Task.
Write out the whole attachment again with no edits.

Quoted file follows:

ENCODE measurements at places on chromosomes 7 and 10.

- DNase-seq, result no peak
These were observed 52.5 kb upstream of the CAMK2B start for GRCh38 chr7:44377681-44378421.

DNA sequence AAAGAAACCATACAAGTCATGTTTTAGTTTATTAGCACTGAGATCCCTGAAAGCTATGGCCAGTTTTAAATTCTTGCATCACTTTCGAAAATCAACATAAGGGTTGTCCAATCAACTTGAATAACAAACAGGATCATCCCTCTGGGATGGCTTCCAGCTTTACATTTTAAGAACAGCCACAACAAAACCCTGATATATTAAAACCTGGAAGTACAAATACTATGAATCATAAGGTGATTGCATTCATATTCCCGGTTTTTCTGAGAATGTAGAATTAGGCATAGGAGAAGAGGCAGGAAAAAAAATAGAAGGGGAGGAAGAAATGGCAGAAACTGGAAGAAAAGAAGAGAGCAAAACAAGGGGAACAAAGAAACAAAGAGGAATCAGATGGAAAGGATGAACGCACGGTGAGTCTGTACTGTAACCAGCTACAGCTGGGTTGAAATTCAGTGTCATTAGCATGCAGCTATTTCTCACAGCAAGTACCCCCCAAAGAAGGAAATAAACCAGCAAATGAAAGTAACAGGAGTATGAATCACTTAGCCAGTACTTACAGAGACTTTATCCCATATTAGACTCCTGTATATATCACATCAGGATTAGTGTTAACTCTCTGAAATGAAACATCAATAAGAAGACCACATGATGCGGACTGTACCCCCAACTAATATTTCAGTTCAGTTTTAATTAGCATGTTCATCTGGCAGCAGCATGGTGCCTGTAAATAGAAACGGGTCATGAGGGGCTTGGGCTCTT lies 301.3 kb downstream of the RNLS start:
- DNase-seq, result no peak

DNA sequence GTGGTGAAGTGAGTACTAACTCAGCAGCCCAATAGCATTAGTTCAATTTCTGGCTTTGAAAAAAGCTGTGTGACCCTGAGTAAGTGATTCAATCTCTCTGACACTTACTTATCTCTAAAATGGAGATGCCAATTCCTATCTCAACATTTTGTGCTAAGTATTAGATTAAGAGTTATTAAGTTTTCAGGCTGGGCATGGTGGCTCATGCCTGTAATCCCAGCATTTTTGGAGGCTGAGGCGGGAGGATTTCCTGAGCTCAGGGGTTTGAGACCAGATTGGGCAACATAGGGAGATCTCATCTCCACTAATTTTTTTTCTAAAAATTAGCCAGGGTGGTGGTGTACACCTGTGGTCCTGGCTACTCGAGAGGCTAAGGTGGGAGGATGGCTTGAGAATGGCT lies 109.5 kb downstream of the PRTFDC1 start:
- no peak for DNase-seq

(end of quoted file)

ENCODE measurements at places on chromosomes 7 and 10.

- DNase-seq, result no peak
These were observed 52.5 kb upstream of the CAMK2B start for GRCh38 chr7:44377681-44378421.

DNA sequence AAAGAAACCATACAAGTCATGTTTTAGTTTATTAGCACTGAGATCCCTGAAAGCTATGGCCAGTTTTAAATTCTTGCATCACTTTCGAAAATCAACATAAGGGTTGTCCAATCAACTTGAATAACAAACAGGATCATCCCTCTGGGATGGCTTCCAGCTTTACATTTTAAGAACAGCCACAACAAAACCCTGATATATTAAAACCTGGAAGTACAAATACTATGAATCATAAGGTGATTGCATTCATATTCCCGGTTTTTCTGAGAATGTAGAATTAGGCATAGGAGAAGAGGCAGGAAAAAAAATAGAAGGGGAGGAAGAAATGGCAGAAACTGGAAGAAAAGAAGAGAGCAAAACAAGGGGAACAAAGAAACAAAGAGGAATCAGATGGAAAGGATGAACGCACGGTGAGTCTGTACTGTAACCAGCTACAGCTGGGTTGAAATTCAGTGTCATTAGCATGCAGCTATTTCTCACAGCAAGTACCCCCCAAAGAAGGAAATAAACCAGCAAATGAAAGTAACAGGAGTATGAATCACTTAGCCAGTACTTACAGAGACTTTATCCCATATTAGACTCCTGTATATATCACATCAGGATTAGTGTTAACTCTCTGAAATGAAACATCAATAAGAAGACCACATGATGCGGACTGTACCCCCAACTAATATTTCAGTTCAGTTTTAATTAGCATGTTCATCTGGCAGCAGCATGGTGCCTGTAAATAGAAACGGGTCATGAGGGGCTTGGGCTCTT lies 301.3 kb downstream of the RNLS start:
- DNase-seq, result no peak

DNA sequence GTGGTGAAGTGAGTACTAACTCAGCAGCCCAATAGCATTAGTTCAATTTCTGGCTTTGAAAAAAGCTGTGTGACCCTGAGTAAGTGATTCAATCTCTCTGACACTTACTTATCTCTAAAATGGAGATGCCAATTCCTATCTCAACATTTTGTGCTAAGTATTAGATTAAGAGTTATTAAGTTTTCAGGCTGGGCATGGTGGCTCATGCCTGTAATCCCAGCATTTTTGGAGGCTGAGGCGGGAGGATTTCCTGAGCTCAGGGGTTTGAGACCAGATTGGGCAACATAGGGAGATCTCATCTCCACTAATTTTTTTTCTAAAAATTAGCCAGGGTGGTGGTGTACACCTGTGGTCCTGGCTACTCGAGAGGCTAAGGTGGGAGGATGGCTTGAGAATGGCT lies 109.5 kb downstream of the PRTFDC1 start:
- no peak for DNase-seq